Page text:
Months after the Ferguson protests have died down, news emerges that a lot of the chaos Americans witnessed unfolding had an agenda behind it. Thousands demonstrated after 18-year-old, African-American Michael Brown was shot by former Ferguson Police Officer Darren Wilson. Those demonstrations turned into full-on riots that kept the public’s attention. Ferguson protestors managed to keep the civil unrest first and foremost in national news.
In a report published by the Washington Post, liberal billionaire George Soros funded $33 million into the protests so it would having staying power in the headlines. He reportedly had organizers and professional groups sent to Missouri from Washington, D.C., Chicago, and New York to cover the unrest. Money was also used to keep a steady stream of outside protestors on the streets. An “echo chamber” was used for social media, which consisted of people re-tweeting and commenting on articles after the Michael Brown shooting. The Washington Times reviewed Soros’ financial tax records and spoke with “key players” who received Soros’ funding.
Kenneth Zimmerman is director of Open Society Foundations’ U.S. programs. He says OSF has been giving money to these types of groups since it began in the early 90s. He says that “helping groups combine policy, research [and] data collection with community organizing feels very much the way our society becomes more accountable.”
Zimmerman asserts that although participating groups received Soros’ grants, “they were in no way directed to protest at the behest of Open Society.”
The OSF director says they can’t control what protestors do or say.
“The incidents, whether in Staten Island, Cleveland or Ferguson, were spontaneous protests — we don’t have the ability to control or dictate what others say or choose to say. But these circumstances focused people’s attention — and it became increasingly evident to the social justice groups involved that what a particular incident like Ferguson represents is a lack of accountability and a lack of democratic participation.”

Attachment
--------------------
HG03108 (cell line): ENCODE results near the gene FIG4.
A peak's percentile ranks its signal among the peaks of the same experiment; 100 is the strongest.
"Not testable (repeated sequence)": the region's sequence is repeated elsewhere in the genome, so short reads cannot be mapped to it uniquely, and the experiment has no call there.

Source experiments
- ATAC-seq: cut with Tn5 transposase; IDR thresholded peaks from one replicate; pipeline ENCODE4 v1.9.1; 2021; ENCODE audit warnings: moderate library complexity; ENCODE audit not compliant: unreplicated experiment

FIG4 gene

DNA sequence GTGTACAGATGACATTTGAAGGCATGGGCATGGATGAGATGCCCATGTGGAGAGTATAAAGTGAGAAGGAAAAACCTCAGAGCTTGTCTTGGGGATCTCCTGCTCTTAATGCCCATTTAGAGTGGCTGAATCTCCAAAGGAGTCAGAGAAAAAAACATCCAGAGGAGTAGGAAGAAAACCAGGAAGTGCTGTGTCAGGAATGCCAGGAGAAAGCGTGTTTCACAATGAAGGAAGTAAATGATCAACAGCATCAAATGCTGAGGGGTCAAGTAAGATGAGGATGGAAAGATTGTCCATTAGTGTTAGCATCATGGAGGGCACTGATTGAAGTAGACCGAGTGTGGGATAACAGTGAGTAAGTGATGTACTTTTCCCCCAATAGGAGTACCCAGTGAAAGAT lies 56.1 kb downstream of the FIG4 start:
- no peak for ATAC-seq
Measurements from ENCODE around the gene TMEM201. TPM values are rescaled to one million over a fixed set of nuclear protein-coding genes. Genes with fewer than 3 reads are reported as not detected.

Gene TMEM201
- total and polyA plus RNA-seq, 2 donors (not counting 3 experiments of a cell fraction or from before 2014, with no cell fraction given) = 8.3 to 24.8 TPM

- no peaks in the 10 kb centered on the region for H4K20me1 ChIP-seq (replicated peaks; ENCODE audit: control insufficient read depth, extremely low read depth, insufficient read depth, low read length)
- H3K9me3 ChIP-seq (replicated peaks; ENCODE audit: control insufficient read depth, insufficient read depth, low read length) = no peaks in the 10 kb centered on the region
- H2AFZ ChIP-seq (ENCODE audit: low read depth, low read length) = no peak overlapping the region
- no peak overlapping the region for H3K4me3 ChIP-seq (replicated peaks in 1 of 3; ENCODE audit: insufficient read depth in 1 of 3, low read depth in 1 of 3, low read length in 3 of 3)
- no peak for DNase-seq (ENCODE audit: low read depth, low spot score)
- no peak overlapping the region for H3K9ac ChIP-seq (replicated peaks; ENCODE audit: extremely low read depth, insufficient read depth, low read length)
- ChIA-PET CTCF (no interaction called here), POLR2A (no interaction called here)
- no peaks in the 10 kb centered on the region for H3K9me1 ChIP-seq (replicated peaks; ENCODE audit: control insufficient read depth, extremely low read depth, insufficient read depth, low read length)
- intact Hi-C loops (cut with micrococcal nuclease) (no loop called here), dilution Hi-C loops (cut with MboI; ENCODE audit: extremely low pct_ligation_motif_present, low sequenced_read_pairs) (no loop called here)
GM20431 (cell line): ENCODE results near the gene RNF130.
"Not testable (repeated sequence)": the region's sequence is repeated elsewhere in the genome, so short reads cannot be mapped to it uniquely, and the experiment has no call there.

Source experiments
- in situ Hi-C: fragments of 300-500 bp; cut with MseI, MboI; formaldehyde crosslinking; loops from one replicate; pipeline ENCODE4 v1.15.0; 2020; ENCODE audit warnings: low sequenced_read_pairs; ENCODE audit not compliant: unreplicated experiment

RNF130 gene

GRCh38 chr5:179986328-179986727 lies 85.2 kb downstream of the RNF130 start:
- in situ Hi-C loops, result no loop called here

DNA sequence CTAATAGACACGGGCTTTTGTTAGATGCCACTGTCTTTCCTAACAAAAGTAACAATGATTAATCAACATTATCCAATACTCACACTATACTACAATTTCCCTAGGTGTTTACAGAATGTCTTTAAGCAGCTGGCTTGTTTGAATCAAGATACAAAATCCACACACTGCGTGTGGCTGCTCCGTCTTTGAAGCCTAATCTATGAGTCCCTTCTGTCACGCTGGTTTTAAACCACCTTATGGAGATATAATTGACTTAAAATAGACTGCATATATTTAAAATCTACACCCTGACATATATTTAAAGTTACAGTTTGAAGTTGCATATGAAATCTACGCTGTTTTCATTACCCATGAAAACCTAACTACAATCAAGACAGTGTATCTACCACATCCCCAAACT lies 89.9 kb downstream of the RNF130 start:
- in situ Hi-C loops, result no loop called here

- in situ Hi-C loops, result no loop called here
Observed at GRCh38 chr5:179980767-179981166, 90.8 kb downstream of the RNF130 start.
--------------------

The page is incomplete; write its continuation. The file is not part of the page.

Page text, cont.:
Activists were bussed into Missouri from Chicago, New York, and Washington as part of the protests. According to the Times, those activists were from Samuel Dewitt Proctor Conference in Chicago; the Drug Policy Alliance, Make the Road New York and Equal Justice USA from New York; Sojourners, the Advancement Project and Center for Community Change in Washington; and networks from the Gamaliel Foundation.
The Organization for Black Struggle is one of the groups that Soros granted money to for the Ferguson protests. It was they that made another group called the Hands Up Coalition and branded it with the “hands up, don’t shoot” slogan. The Drug Policy Alliance came up with the trending phrase, “black lives matter.”
Larry Fellows, III, is co-founder of Millennial Activists United, which is another group supported by George Soros. He says that in the beginning protestors showed up to help demonstrate and clean up streets. It turned into more of a production after that, he shares.
“… A lot of organizers from across the country started to come in to help us do the planning and do the strategizing. That helped us start doing it on our own and planning out actions and what our narratives were going to be.”
The Ferguson protests were a success in maintaining a stronghold on headlines, thanks in part to Soros.
According to Forbes, George Soros is worth $24 billion. The 80-year-old is No. 17 on Forbes’ 400 list of richest Americans. He’s best described as a supporter for progressive-liberal causes. He’s also a notorious political donor to President Obama’s campaigns.
[Photo Credit: Tuscon Sentinel]